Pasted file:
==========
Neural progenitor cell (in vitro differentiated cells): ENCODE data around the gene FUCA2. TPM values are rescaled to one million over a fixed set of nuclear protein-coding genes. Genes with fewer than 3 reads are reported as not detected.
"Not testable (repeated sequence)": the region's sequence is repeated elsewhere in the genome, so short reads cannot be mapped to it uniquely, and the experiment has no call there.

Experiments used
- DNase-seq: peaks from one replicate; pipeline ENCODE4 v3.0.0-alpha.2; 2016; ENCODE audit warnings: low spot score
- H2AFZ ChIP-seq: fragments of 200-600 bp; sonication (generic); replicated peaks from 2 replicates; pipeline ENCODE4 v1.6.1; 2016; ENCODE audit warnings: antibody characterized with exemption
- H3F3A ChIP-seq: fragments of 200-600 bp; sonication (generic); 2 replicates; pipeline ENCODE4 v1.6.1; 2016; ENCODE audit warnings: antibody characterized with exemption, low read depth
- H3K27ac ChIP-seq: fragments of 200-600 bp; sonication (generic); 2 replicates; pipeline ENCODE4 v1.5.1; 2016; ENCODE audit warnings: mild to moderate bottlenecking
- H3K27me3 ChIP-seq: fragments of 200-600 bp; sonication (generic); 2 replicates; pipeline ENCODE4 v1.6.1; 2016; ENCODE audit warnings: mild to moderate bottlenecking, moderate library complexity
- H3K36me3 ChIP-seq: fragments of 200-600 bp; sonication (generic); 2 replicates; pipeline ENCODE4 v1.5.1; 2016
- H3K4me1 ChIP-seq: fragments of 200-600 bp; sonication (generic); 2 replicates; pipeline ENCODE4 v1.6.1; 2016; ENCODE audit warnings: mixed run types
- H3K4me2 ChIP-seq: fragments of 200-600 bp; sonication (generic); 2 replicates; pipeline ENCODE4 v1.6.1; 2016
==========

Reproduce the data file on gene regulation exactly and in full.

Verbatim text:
Neural progenitor cell (in vitro differentiated cells): ENCODE data around the gene FUCA2. TPM values are rescaled to one million over a fixed set of nuclear protein-coding genes. Genes with fewer than 3 reads are reported as not detected.
"Not testable (repeated sequence)": the region's sequence is repeated elsewhere in the genome, so short reads cannot be mapped to it uniquely, and the experiment has no call there.

Experiments used
- DNase-seq: peaks from one replicate; pipeline ENCODE4 v3.0.0-alpha.2; 2016; ENCODE audit warnings: low spot score
- H2AFZ ChIP-seq: fragments of 200-600 bp; sonication (generic); replicated peaks from 2 replicates; pipeline ENCODE4 v1.6.1; 2016; ENCODE audit warnings: antibody characterized with exemption
- H3F3A ChIP-seq: fragments of 200-600 bp; sonication (generic); 2 replicates; pipeline ENCODE4 v1.6.1; 2016; ENCODE audit warnings: antibody characterized with exemption, low read depth
- H3K27ac ChIP-seq: fragments of 200-600 bp; sonication (generic); 2 replicates; pipeline ENCODE4 v1.5.1; 2016; ENCODE audit warnings: mild to moderate bottlenecking
- H3K27me3 ChIP-seq: fragments of 200-600 bp; sonication (generic); 2 replicates; pipeline ENCODE4 v1.6.1; 2016; ENCODE audit warnings: mild to moderate bottlenecking, moderate library complexity
- H3K36me3 ChIP-seq: fragments of 200-600 bp; sonication (generic); 2 replicates; pipeline ENCODE4 v1.5.1; 2016
- H3K4me1 ChIP-seq: fragments of 200-600 bp; sonication (generic); 2 replicates; pipeline ENCODE4 v1.6.1; 2016; ENCODE audit warnings: mixed run types
- H3K4me2 ChIP-seq: fragments of 200-600 bp; sonication (generic); 2 replicates; pipeline ENCODE4 v1.6.1; 2016